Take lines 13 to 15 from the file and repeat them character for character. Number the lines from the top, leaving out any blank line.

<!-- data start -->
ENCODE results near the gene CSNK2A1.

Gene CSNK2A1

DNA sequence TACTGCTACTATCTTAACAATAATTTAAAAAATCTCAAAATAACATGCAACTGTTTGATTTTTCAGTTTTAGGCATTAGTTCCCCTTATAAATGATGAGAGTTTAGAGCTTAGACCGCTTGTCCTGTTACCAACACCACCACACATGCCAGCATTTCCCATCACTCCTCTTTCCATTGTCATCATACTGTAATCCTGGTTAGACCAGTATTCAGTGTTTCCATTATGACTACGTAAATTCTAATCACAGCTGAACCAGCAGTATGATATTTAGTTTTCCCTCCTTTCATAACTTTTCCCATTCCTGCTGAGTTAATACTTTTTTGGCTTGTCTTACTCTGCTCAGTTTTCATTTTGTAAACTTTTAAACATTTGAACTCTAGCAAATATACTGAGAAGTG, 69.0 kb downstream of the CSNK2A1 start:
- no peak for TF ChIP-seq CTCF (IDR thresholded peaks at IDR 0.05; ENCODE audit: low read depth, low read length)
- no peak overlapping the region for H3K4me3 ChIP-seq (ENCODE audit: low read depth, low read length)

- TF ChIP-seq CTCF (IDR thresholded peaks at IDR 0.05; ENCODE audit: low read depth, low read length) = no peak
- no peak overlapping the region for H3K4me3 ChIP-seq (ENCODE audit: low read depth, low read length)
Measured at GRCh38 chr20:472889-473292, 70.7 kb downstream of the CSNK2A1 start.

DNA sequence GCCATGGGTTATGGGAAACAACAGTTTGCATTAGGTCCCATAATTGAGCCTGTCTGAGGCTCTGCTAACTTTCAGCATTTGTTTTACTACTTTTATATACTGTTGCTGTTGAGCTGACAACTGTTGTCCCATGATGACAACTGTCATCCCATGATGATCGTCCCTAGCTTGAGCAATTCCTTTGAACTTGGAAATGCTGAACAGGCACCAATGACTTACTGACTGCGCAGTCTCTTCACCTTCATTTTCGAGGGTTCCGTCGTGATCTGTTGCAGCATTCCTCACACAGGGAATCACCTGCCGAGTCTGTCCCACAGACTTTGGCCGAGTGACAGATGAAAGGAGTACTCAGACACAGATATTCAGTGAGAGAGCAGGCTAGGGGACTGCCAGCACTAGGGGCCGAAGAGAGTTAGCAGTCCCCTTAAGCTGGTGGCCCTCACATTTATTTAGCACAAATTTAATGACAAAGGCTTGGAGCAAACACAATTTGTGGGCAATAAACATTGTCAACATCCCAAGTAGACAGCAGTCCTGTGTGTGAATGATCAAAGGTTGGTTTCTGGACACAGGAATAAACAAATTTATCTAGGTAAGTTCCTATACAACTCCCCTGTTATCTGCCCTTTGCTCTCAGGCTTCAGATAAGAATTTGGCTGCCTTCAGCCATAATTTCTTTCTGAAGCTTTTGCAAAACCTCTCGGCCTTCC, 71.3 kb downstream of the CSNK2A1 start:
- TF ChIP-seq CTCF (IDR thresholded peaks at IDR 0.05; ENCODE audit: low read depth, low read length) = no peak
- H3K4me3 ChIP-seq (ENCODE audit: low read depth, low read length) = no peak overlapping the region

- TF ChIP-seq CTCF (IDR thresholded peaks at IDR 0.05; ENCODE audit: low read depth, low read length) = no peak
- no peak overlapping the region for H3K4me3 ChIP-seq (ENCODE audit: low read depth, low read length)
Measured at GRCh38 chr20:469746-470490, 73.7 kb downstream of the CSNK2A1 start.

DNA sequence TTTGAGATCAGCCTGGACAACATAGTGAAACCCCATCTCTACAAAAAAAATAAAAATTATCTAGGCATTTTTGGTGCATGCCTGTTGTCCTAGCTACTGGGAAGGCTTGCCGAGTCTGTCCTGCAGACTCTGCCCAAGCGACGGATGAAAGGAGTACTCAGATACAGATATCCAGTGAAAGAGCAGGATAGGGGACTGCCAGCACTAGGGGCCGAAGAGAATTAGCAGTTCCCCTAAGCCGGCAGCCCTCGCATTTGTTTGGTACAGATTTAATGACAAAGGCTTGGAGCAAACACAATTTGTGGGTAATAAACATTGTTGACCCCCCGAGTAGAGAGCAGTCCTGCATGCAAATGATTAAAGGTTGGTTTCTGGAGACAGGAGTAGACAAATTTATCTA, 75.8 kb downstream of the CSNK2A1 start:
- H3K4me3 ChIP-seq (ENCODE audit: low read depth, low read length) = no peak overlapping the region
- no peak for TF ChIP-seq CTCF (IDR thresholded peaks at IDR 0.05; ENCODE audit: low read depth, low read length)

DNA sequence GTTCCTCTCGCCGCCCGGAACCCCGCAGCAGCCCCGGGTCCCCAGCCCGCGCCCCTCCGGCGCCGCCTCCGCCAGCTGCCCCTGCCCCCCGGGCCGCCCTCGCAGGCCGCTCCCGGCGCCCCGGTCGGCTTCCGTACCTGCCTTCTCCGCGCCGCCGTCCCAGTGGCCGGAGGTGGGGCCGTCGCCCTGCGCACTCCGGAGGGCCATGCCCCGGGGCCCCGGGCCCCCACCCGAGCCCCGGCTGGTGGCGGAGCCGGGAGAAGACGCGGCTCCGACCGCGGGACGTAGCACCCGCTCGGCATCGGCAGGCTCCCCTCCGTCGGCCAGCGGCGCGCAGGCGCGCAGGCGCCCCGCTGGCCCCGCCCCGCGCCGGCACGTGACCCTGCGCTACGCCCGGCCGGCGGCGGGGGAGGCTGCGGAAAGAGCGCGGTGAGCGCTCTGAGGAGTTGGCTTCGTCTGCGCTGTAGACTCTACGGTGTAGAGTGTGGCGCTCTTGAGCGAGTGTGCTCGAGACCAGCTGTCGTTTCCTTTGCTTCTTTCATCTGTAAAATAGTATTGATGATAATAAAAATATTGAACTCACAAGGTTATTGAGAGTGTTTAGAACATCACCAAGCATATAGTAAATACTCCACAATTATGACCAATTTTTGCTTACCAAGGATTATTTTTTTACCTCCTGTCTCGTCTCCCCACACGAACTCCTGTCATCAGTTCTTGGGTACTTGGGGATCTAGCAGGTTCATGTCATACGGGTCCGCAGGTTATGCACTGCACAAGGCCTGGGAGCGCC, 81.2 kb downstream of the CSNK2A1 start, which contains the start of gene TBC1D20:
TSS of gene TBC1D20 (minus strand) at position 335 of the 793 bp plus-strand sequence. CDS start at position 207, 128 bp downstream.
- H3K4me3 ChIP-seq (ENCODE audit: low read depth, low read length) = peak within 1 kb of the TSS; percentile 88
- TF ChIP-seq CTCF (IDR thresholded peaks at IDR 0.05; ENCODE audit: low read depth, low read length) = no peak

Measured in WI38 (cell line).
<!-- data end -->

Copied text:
- no peak overlapping the region for H3K4me3 ChIP-seq (ENCODE audit: low read depth, low read length)
Measured at GRCh38 chr20:469746-470490, 73.7 kb downstream of the CSNK2A1 start.

DNA sequence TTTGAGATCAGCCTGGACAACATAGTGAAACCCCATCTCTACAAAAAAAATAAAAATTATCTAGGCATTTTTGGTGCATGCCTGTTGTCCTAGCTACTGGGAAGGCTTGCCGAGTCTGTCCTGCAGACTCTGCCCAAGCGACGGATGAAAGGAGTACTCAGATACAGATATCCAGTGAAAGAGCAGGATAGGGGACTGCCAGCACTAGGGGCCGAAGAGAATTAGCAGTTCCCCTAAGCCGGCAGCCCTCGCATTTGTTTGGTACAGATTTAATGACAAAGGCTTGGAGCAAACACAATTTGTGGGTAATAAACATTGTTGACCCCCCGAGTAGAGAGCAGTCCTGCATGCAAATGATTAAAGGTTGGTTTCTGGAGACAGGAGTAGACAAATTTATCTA, 75.8 kb downstream of the CSNK2A1 start: